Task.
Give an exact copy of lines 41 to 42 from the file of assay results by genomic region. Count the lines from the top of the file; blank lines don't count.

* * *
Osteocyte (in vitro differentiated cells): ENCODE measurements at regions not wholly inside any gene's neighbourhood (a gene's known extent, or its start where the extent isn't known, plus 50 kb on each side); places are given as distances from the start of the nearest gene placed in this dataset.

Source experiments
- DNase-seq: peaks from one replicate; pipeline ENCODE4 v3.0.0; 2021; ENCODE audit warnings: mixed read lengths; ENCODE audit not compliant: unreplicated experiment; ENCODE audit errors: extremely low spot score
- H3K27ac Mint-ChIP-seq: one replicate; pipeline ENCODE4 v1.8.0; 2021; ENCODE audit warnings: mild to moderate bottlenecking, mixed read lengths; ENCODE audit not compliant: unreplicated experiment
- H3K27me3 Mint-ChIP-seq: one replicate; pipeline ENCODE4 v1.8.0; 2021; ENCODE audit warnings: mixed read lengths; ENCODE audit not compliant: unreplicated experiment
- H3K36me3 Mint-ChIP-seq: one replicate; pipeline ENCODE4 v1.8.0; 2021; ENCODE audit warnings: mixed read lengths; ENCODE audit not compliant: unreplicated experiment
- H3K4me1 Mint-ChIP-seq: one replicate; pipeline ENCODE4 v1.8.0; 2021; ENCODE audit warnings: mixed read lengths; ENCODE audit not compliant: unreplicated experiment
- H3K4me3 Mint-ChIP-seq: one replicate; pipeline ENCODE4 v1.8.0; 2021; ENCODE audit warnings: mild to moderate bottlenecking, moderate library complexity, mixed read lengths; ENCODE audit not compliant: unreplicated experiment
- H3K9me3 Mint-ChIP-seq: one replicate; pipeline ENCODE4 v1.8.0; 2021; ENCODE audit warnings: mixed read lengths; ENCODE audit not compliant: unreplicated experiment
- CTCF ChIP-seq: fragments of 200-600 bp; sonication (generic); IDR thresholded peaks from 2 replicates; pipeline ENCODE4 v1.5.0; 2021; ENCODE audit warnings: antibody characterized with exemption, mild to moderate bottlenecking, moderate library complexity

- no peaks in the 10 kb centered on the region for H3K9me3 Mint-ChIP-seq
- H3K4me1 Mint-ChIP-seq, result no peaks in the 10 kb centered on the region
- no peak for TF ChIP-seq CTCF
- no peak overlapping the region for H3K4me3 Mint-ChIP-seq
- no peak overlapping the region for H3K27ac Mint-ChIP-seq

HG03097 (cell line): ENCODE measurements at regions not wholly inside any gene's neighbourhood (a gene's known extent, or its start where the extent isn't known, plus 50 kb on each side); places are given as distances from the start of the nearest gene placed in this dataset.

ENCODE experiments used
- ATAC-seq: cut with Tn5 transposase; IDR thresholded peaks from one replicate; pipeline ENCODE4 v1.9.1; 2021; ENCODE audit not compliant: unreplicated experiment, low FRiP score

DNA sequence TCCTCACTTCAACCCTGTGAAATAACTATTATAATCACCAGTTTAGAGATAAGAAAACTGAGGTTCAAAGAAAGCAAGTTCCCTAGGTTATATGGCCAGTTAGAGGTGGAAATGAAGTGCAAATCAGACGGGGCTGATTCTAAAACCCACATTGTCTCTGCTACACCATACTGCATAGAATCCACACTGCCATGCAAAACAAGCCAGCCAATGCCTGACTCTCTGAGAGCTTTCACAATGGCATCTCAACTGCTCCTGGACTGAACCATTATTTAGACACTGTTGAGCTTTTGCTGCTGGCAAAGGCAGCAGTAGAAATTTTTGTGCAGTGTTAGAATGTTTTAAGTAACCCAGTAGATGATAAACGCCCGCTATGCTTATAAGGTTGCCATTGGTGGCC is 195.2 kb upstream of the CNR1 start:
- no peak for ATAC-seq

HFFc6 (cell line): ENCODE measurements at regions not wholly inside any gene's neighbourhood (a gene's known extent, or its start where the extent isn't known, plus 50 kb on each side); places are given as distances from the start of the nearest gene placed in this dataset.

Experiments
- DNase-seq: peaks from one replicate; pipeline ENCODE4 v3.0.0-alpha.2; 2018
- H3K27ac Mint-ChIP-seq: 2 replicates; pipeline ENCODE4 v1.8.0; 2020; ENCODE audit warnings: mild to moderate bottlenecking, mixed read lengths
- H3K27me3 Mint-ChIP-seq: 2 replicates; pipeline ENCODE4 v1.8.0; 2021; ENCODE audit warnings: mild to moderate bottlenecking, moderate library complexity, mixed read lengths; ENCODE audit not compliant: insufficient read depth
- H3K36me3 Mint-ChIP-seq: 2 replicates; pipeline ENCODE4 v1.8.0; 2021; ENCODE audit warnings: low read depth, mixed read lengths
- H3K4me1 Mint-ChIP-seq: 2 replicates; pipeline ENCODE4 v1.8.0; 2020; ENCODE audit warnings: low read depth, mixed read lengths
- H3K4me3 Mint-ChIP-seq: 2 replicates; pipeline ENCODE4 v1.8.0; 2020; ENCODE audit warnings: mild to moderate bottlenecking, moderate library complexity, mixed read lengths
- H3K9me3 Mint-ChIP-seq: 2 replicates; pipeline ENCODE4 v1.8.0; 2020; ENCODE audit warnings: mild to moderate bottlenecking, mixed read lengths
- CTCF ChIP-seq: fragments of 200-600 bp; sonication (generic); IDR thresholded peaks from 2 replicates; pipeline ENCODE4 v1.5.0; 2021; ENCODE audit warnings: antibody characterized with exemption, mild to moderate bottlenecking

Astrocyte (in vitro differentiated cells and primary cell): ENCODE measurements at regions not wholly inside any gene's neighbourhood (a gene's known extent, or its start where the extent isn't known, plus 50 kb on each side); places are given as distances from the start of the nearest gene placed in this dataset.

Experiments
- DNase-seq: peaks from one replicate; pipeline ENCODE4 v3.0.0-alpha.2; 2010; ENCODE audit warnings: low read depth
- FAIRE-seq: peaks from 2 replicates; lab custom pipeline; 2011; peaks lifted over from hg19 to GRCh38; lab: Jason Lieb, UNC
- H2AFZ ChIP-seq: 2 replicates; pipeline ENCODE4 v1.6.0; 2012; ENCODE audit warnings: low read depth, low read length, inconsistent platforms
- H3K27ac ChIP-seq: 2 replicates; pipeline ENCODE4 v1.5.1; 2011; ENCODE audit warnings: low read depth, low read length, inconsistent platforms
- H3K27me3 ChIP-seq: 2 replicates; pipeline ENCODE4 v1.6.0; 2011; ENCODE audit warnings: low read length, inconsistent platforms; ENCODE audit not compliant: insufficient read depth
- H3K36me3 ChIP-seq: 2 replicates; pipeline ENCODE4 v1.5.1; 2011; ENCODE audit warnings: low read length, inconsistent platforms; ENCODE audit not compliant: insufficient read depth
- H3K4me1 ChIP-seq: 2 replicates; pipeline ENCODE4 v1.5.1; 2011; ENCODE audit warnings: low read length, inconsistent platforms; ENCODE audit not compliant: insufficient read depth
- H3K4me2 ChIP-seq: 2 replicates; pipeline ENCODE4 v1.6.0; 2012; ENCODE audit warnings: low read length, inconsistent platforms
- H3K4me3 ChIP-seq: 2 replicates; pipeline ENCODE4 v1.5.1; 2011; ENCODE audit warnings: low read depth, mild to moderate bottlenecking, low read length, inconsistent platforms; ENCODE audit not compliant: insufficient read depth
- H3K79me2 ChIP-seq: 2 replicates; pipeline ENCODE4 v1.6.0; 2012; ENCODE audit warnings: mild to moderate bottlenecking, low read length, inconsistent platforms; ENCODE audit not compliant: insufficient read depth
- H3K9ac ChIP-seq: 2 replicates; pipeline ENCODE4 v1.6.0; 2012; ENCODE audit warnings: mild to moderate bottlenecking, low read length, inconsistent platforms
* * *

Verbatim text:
- H3K4me3 ChIP-seq: 2 replicates; pipeline ENCODE4 v1.5.1; 2011; ENCODE audit warnings: low read depth, mild to moderate bottlenecking, low read length, inconsistent platforms; ENCODE audit not compliant: insufficient read depth
- H3K79me2 ChIP-seq: 2 replicates; pipeline ENCODE4 v1.6.0; 2012; ENCODE audit warnings: mild to moderate bottlenecking, low read length, inconsistent platforms; ENCODE audit not compliant: insufficient read depth